The nine-story-high XBR is the world's largest X-band radar, weighing four million pounds. The sea-based X-band (SBX) platform that it sits on stands more than 250 feet and displaces more than 50,000 tons. It consists of a semi-submersible oil production platform, topped with the XBR.XBR is the primary payload on the semi-submersible platform supporting the Ground-Based Midcourse Defense phase of the Missile Defense Agency Ballistic Missile Defense System. SBX's floating platform, a modified oil-drilling vessel, was designed for exceptional stability in high winds and storms. Measuring 240 feet wide and 390 feet long, the vessel includes a power plant, bridge and control rooms, living quarters, storage areas, and enough floor space and infrastructure to support the X-band radar.
The X-band radar itself, which sits on top of the floating platform, is the largest, most sophisticated phased array, electro-mechanically steered X-band radar in the world. It consists of thousands of elements driven by transmit/receive (T/R) modules. In the Xband radar, they provide the full fire control sensor functions for the Ground-Based Midcourse Defense system, including search, acquisition, tracking, discrimination and kill assessment.
The AN/SPY-3 Multi-Function Radar (MFR) is the U.S. Navy's first shipboard active phased array multifunction radar. It is an X-band active phased array radar designed to meet all horizon search and fire control requirements for the Navy in the 21st century. MFR is designed to detect the most advanced low-observable anti-ship cruise missile (ASCM) threats and support fire-control illumination requirements for the Evolved Sea Sparrow Missile, Standard Missiles, and future missiles that will be required to support engagement of the most stressing ASCMs. MFR combines the functions provided by more than five separate radars currently aboard Navy combatant ships and also supports new ship-design requirements for reduced radar cross-section, significantly reduced manning (no operators), and total ownership cost reduction.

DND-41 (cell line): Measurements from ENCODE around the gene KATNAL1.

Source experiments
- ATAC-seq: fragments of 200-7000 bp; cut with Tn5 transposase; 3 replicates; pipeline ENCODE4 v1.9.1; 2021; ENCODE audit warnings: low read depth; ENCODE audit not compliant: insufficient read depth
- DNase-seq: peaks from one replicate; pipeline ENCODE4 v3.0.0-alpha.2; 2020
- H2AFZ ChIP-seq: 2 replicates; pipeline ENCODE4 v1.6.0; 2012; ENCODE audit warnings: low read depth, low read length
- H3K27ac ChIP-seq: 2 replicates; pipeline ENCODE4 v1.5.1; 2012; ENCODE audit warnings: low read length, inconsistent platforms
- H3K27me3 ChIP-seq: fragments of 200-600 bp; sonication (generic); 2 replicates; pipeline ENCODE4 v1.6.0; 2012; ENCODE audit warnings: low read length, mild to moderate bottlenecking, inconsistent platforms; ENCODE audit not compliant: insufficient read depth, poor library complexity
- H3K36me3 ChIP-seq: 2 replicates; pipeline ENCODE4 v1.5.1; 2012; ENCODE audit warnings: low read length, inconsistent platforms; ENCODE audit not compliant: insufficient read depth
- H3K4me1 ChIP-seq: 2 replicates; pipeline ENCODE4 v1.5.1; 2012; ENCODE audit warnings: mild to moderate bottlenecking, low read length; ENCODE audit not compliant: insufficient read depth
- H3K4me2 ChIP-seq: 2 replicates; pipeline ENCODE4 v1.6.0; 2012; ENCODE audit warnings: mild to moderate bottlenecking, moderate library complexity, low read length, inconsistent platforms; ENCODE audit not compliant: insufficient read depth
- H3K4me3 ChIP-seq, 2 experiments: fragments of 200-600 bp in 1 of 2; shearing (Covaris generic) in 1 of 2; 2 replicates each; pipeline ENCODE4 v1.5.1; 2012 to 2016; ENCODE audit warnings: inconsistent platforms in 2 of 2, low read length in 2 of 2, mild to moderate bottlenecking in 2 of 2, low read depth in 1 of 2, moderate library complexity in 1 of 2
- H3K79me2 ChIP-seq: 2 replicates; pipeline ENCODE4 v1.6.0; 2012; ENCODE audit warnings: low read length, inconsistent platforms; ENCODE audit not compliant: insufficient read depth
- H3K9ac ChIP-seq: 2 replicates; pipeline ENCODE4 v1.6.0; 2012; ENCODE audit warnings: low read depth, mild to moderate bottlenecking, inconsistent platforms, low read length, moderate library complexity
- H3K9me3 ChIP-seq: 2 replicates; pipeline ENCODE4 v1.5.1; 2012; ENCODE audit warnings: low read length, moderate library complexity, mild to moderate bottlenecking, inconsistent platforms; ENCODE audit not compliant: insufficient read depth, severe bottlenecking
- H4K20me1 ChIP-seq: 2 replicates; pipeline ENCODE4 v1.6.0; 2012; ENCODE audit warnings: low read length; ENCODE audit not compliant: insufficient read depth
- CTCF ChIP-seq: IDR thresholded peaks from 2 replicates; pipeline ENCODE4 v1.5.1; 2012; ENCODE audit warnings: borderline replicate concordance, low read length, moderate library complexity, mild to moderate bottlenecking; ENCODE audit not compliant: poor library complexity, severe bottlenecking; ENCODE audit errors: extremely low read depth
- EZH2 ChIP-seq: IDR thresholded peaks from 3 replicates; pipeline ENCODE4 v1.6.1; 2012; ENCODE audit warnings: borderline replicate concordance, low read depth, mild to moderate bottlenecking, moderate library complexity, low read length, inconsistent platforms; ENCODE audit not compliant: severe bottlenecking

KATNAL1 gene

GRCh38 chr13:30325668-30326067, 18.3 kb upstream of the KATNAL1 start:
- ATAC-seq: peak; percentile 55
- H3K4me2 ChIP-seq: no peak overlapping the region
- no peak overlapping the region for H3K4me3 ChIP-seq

The radar performs such functions as horizon search, limited above-the-horizon search, and fire control track and illumination. One of the most significant design features of the radar is to provide automatic detection, tracking and illumination of low-altitude threat missiles in the adverse environmental conditions routinely found in coastal waters. SPY-3 uses three fixed-face arrays, each containing around 5,000 T/R elements. These elements are connected to T/R integrated multi-channel modules, each of which drives eight elements. Individual modules are designed to slide into the array structure and provide a high-conductivity thermal path to the cooling-array manifold without having any connection to the T/R module itself.
ARTEMIS is a sophisticated hyperspectral imaging sensor for the Operationally Responsive Space Office's flagship Tactical Satellite (TacSat) program. The U.S. Air Force selected Raytheon to research and develop the primary surveillance sensor for the TacSat-3 mission. This groundbreaking space sensor was designed and built in less than 15 months as a rapid development project.
ARTEMIS makes extensive use of COTS components and industry-standard interfaces to create an affordable, high-performance space-based surveillance option. It also realizes the operationally responsive space vision of fast, flexible launch and use capability.